LoggingThe Ultimate Guide

your open-source resource for understanding, analyzing, and troubleshooting system logs

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Linux Logging Basics

First we’ll describe the basics of what Linux logs are, where to find them, and how they get created. If you already know this stuff, feel free to skip to the next section.

Linux System Logs

Many valuable log files are automatically created for you by Linux. You can find them in your /var/log directory. Here is what this directory looks like on a typical Ubuntu system:

Linux system log terminal

Some of the most important Linux system logs include:

  • /var/log/syslog or /var/log/messages stores all global system activity data, including startup messages. Debian-based systems like Ubuntu store this in /var/log/syslog. RedHat-based systems like RHEL or CentOS store this in /var/log/messages.
  • /var/log/auth.log or /var/log/secure stores logs from the Pluggable Authentication Module (pam) including successful logins, failed login attempts, and authentication methods. Ubuntu and Debian store authentication messages in /var/log/auth.log. RedHat and CentOS store this data in /var/log/secure.
  • /var/log/kern stores kernel error and warning data, which is particularly helpful for troubleshooting custom kernels.
  • /var/log/cron stores information about cron jobs. Use this data to verify that your cron jobs are running successfully.

Digital Ocean has a thorough tutorial on these files and how rsyslog creates them on common distributions like RedHat and CentOS.

Applications also write log files in this directory. For example, popular servers like Apache, Nginx, MySQL, and more can write log files here. Some of these log files are written by the application itself. Others are created through syslog (see below).

How do Linux system log files get created? The answer is through the syslog daemon, which listens for log messages on the syslog socket /dev/log and then writes them to the appropriate log file.

What’s Syslog?

The word “syslog” is an overloaded term and is often used in short to refer to one of these:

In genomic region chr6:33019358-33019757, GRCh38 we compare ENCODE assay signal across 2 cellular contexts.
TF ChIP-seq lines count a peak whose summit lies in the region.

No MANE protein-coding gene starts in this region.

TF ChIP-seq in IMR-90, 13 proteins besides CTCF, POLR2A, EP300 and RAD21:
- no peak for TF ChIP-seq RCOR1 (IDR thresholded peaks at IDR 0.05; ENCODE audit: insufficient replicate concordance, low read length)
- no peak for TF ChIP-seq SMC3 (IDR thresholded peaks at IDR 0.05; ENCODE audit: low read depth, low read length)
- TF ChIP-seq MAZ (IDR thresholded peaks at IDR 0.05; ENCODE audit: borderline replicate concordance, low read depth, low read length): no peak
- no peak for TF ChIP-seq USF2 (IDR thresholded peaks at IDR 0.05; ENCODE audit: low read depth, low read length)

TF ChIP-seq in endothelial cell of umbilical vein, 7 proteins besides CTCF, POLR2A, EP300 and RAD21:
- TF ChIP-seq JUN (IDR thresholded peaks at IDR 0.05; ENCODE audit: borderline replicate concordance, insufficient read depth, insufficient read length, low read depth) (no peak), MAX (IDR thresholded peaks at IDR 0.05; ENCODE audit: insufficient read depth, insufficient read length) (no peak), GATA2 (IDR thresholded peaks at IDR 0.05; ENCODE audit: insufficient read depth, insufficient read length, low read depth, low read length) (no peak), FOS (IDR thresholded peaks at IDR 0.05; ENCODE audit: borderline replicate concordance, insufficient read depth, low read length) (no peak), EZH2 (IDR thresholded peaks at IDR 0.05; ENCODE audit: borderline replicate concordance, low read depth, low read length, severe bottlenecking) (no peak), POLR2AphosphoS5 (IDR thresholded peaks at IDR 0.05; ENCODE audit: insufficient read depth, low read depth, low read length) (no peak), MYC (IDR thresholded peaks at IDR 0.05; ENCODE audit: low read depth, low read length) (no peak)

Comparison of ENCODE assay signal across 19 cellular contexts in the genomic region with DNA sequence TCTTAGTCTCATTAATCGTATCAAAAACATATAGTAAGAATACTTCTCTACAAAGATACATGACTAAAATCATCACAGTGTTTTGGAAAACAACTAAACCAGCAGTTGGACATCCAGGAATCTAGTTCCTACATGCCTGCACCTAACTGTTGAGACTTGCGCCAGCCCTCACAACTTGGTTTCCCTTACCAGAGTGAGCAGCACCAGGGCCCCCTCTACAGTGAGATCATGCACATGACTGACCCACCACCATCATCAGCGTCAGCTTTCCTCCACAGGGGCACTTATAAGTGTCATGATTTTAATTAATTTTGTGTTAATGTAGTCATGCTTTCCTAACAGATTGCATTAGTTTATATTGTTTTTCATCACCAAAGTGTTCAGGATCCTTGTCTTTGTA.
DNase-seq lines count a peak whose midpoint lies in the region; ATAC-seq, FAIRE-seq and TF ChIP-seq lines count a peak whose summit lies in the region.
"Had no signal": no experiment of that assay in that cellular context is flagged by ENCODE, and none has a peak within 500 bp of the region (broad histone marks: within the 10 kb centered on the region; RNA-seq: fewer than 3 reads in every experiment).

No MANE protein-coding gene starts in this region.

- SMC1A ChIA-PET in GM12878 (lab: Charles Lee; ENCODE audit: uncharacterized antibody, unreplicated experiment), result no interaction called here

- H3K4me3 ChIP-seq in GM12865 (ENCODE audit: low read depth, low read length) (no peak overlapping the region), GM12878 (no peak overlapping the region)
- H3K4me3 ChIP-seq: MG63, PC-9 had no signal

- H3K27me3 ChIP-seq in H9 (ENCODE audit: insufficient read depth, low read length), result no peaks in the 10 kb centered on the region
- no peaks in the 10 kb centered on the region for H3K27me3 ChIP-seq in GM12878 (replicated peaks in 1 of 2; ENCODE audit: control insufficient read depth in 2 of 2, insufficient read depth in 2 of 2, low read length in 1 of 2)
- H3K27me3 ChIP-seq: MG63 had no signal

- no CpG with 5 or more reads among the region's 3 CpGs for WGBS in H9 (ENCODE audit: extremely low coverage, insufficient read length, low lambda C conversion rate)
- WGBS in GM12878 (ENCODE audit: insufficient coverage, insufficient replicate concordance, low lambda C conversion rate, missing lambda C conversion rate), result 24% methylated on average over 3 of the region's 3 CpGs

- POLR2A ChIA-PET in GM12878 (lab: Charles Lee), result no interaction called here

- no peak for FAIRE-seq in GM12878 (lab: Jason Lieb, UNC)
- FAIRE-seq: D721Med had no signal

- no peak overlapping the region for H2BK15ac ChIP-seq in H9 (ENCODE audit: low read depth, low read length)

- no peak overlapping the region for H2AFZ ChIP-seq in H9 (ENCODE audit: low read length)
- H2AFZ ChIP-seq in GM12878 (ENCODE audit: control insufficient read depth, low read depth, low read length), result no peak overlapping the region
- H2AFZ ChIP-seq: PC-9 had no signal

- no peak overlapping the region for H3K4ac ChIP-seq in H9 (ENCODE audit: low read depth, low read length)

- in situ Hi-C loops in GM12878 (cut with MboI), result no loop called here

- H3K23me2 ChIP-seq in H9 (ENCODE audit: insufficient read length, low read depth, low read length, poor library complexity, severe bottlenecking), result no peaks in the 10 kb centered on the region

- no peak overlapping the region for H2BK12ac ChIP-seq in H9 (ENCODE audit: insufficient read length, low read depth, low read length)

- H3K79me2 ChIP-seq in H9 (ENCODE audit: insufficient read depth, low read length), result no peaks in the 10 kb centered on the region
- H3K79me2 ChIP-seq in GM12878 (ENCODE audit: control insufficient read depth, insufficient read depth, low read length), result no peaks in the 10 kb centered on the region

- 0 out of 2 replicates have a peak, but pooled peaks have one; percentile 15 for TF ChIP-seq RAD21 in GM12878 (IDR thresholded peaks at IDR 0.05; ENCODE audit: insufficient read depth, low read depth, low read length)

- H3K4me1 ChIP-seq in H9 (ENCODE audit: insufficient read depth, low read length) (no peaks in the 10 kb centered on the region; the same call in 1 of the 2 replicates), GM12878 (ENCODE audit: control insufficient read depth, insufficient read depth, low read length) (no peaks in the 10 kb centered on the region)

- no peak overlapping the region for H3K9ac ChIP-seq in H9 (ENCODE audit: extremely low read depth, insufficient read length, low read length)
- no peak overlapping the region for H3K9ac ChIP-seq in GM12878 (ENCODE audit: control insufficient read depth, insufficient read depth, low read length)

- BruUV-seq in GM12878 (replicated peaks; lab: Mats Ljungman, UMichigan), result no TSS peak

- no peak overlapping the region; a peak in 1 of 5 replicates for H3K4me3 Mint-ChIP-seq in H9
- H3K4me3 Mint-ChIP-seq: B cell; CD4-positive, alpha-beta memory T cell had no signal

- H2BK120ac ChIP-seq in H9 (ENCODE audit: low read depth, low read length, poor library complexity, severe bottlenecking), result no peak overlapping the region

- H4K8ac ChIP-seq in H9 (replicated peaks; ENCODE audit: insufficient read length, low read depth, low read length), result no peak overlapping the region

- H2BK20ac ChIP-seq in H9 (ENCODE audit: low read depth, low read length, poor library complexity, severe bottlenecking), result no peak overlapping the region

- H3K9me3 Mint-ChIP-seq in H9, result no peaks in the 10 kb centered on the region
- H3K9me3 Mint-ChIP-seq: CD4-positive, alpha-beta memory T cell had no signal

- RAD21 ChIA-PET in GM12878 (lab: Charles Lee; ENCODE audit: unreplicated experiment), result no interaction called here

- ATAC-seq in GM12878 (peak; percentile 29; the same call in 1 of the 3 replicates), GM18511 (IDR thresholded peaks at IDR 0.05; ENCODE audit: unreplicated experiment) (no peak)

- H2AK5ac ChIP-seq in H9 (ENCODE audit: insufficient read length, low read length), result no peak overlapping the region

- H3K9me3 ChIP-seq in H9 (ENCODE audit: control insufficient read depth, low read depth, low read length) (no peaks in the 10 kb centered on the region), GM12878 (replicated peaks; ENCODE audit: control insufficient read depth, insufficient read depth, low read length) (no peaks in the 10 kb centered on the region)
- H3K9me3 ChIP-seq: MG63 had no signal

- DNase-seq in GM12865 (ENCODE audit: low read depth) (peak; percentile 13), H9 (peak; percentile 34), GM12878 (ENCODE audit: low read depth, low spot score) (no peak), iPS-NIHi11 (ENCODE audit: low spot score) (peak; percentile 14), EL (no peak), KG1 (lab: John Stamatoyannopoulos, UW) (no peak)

1. Syslog daemon — a program to receive, process, and send syslog messages. It can send syslog remotely to a centralized server or write it to a local file. Common examples include rsyslogd and syslog-ng. In this usage, people will often say “sending to syslog.”
  2. Syslog protocol — a transport protocol specifying how logs can be sent over a network and a data format definition for syslog messages (below). It’s officially defined in RFC-5424. The standard ports are 514 for plaintext logs and 6514 for encrypted logs. In this usage, people will often say “sending over syslog.”
  3. Syslog messages — log messages or events in the syslog format, which includes a header with several standard fields. In this usage, people will often say “sending syslog.”

Syslog messages or events include a header with several standard fields, making analysis and routing easier. They include the timestamp, the name of the application, the classification or location in the system where the message originates, and the priority of the issue.

Here is an example log message with the syslog header included. It’s from the sshd daemon, which controls remote logins to the system. This message describes a failed login attempt:

Syslog Format and Fields

Each syslog message includes a header with fields. Fields are structured data that makes it easier to analyze and route the events. Here is the format we used to generate the above syslog example. You can match each value to a specific field name.

Below, you’ll find descriptions of some of the most commonly used syslog fields when searching or troubleshooting issues.


The timestamp field (2003-10-11T22:14:15.003Z in the example) indicates the time and date that the message was generated on the system sending the message. That time can be different from when another system receives the message. The example timestamp breaks down like this:

  • 2003-10-11 is the year, month, and day.
  • T is a required element of the TIMESTAMP field, separating the date and the time.
  • 22:14:15.003 is the 24-hour format of the time, including the number of milliseconds (003) into the next second.
  • Z is an optional element, indicating UTC time. Instead of Z, the example could have included an offset, such as -08:00, which indicates that the time is offset from UTC by 8 hours, PST.


The hostname field (server1.com in the example above) indicates the name of the host or system that sent the message.


The app-name field (sshd:auth in the example) indicates the name of the application that sent the message.


The priority field or pri for short (<34> in the example above) tells you how urgent or severe the event is. It’s a combination of two numerical fields: the facility and the severity. The severity ranges from the number 7 for debug events all the way to 0 which is an emergency. The facility describes which process created the event. It ranges from 0 for kernel messages to 23 for local application use.

Pri can be output in two ways. The first is as a single number prival which is calculated as the facility field value multiplied by 8, then the result is added to the severity field value: (facility)(8) + (severity). The second is pri-text which will output in the string format “facility.severity.” The latter format can often be easier to read and search but takes up more storage space.

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This guide will help software developers and system administrators become experts at using logs to better run their systems. This is a vendor-neutral, community effort featuring examples from a variety of solutions

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